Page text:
Dawn Reader

Dawn Reader
from Open Door Coffee Co.; Hudson, OH; Oct. 26, 2016

Saturday, February 11, 2017

Under the Influence

This morning I got a Facebook comment/question from Bob (he was "Bobby" then), a student from years ago ... okay, decades ago. And here it is ...

I've always pondered ... who was your most influential colleague?

Well, that's a good question (as I replied to him) because I had all kinds of colleagues in my 45-year career. In my earliest days at the Aurora Middle School (1966-74, the year we moved to a new building, Harmon School) there were a number of veteran teachers (hah! they were about 30-40 years younger than I am now!) from whom I learned different things.
  • Jim Wright (math), Wiletta Thomas (reading), Eileen Kutinsky--all showed me that you can have fun while you're doing your job, an insight I was not really prepared for.
My younger colleagues were important too.
  • Judy Thornton (who shared the 7th graders with me for English and Amer history), Gale Peck (math), Marty Klipec (science)--all showed me different ways of coping with the difficulties of being a first-year teacher: all the new preparations, finding time for grading, etc., dealing with misbehavior, etc. And they were my first friends in the profession. So important.
Later, some other wonderful teachers joined our faculty (and I'm going to insult some by forgetting--but give a 72-yr-old some sympathy!).
  • Andy Kmetz (art), Ted Clawson (instrumental music), the Brookharts (ditto), history-teaching wizards Luckay and Balbach, English-teaching colleagues Fayth Shirkey, Jerry Hayes, Tim DeFrange, Penny Wolfe. Again, from each of them I learned different things. From Fayth, for example, I learned that there is no necessary correlation between being demanding and being liked. There were kids who adored her--despite her insistence on standards, on behavior, on working
And I was blessed, throughout my Aurora years, to have excellent building principals, men who supported me (when I deserved it) and made me feel that this was something I could do. Ray Clough (first year), Lino DeAnna (second year), Mike Lenzo (many years), Jerry Brodsky (final years)--I never had the experience of, you know, Battling with a Boss--or hating one of them. Hard to imagine: thirty years of working with men whom I respected--and who respected me. Not many people--anywhere--have that kind of good fortune.

When I retired from public-school teaching and worked at Western Reserve Academy about a dozen years, I had some other magnificent models to learn from.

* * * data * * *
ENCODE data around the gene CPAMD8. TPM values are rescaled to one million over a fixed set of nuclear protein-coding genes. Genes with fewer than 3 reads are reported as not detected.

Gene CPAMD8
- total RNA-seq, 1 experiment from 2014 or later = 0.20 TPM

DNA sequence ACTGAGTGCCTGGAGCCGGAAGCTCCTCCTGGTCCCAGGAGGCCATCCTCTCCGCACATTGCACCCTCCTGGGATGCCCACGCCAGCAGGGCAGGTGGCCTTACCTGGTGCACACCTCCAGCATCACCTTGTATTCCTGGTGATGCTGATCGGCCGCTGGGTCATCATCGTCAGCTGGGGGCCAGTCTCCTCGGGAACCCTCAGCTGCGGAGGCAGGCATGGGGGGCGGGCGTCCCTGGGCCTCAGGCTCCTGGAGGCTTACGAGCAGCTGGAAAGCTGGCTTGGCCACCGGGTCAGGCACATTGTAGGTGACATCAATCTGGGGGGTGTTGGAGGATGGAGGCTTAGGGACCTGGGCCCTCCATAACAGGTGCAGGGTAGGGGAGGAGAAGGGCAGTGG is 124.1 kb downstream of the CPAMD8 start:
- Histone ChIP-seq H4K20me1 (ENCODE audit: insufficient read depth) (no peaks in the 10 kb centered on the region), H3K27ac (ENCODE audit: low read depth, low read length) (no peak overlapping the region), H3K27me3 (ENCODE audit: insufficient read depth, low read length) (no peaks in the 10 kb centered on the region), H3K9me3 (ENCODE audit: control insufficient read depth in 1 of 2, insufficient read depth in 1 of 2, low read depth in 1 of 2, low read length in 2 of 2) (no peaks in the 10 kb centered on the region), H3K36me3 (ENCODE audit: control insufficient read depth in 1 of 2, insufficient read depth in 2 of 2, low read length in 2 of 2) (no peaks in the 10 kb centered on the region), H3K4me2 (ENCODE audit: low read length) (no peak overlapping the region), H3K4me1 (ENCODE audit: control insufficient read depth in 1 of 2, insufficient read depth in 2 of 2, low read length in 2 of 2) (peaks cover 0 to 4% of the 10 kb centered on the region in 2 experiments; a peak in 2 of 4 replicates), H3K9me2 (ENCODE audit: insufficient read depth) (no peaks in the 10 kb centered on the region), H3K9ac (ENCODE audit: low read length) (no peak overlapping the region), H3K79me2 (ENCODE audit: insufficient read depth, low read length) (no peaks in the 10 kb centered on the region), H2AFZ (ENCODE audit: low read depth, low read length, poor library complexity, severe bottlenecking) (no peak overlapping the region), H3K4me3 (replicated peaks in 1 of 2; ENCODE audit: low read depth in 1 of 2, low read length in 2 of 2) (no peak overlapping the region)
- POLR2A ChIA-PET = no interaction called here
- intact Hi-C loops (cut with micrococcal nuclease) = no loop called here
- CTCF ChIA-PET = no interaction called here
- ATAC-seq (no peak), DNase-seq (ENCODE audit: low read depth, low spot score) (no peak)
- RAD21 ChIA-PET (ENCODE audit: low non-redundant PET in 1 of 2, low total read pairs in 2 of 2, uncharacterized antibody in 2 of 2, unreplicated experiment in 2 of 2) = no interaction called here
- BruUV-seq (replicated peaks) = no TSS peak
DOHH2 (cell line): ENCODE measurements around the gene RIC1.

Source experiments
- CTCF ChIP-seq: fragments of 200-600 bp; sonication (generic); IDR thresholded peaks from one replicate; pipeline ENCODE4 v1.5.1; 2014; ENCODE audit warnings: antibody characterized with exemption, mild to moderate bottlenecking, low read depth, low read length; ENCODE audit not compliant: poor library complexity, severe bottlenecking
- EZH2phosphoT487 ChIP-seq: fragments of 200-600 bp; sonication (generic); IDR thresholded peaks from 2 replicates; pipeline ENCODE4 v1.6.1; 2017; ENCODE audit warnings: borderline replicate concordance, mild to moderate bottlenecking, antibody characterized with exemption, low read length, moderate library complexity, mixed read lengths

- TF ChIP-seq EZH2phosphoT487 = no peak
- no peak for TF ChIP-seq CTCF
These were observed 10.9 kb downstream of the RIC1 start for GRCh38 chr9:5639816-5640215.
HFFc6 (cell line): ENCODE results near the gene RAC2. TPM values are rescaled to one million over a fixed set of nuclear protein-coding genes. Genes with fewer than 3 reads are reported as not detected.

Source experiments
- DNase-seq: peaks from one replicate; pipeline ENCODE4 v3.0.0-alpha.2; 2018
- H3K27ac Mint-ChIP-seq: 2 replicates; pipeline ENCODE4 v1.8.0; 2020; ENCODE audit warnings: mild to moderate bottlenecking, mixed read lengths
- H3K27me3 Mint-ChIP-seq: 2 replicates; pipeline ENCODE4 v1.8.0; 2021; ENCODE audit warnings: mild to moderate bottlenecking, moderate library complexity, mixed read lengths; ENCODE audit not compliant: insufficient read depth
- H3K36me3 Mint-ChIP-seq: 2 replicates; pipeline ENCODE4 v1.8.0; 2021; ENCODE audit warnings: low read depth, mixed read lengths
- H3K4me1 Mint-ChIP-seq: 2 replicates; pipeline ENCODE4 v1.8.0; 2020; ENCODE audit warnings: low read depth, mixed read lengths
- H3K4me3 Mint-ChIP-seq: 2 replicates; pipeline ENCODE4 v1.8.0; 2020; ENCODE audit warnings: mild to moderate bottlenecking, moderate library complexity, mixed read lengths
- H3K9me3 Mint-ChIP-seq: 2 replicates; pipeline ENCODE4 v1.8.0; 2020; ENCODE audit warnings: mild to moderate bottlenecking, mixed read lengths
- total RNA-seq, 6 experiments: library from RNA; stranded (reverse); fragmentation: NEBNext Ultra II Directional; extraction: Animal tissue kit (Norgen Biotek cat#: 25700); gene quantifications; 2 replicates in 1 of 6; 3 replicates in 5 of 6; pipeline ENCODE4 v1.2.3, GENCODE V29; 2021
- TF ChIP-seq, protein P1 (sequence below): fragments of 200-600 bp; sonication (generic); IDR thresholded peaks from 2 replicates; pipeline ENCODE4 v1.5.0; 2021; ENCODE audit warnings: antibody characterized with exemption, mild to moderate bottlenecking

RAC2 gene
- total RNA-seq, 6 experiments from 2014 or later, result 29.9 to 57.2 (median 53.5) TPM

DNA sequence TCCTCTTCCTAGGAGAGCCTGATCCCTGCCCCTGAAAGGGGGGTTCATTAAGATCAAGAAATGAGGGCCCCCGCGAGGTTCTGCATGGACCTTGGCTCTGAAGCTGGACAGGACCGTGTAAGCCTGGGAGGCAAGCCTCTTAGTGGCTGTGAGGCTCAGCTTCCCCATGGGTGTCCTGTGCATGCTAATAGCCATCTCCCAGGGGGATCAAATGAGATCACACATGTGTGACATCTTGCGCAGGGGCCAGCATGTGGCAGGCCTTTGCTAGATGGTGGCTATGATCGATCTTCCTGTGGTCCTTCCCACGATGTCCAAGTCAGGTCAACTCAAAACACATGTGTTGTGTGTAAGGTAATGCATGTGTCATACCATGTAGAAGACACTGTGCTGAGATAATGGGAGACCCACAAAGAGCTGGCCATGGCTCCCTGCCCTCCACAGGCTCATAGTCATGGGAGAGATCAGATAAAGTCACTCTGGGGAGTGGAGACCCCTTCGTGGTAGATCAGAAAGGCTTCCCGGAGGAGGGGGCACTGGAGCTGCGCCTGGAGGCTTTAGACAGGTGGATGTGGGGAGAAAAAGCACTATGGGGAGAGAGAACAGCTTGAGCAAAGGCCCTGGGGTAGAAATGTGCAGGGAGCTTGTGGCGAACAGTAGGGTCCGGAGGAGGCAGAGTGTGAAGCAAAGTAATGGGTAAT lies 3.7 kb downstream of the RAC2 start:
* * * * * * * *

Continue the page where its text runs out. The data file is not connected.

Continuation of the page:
• Tom Davis (the English department chair who hired me and became a dear friend; he had a ball in class--loved reading brand-new books with the kids, both teaching and learning at the same time); James "Mac" McClelland (who also had so much fun with the kids in class), Eric Gustavson (a scholar in every way), Bob Pryce (French) was a great intellectual example for me. William Appling (vocal music--perhaps the most talented man I've ever known; our son, later, adored him), John Haile (valued colleague and deeply supportive administrator), Diccon and Donalee Ong (he had been a student--then a gifted colleague; she is one of the best play directors I've ever seen). Midge Karam (vocal music--and still on the faculty) is a wonder, too: She does so much for her students, in and out of class. She has often left me dazzled by what she's able to accomplish.
  • There were some younger ones, too, at WRA--three young men (Nick Lewis, Kevin O'Brien, Jason Gough)--all have moved on elsewhere). They were bright, dedicated, determined, effective. Jeannie Kidera (who's also moved on) was the creative writing teacher who had a devoted and grateful Band of Followers. And my final year at WRA (2010-11) there was an intern with us, Walter Klyce, who, all-around, is unbelievably talented (music, theater, literature--whatever the hell he wanted to do he could do). After a couple of years at WRA he left ... and got his M.D. at Brown Univ.
Oh, there are so many others, Bob--and I'm embarrassed (in advance) for (a) not remembering them, (b) not including them.

But--now that I've evaded your question about the most influential, well, that one's actually easy.

It's Joyce Dyer, whom I met and married in 1969. We met in a summer-school graduate English course at Kent State, and I'd never known anyone remotely like her--someone who was so similar to me in some ways, so delightfully different in others.

But, oh, what a teacher she has been (she retired a couple of years ago from Hiram College). We taught together for a couple of years at WRA and one at Lake Forest College. I've never known anyone who worked so hard for her students, who was so absolutely devoted to them and to her subject. She reads all the time, has written many articles and books, has taught me so much about writing and literature and, well, about just being a person. Watching her work and play with our son was an education in itself. The best mother I've ever seen.

And so, Bob, I was blessed: I've gotten to live in the same house with my greatest influence--for more than 47 years now.

Short question, long answer--that's what you get with an Old Guy!

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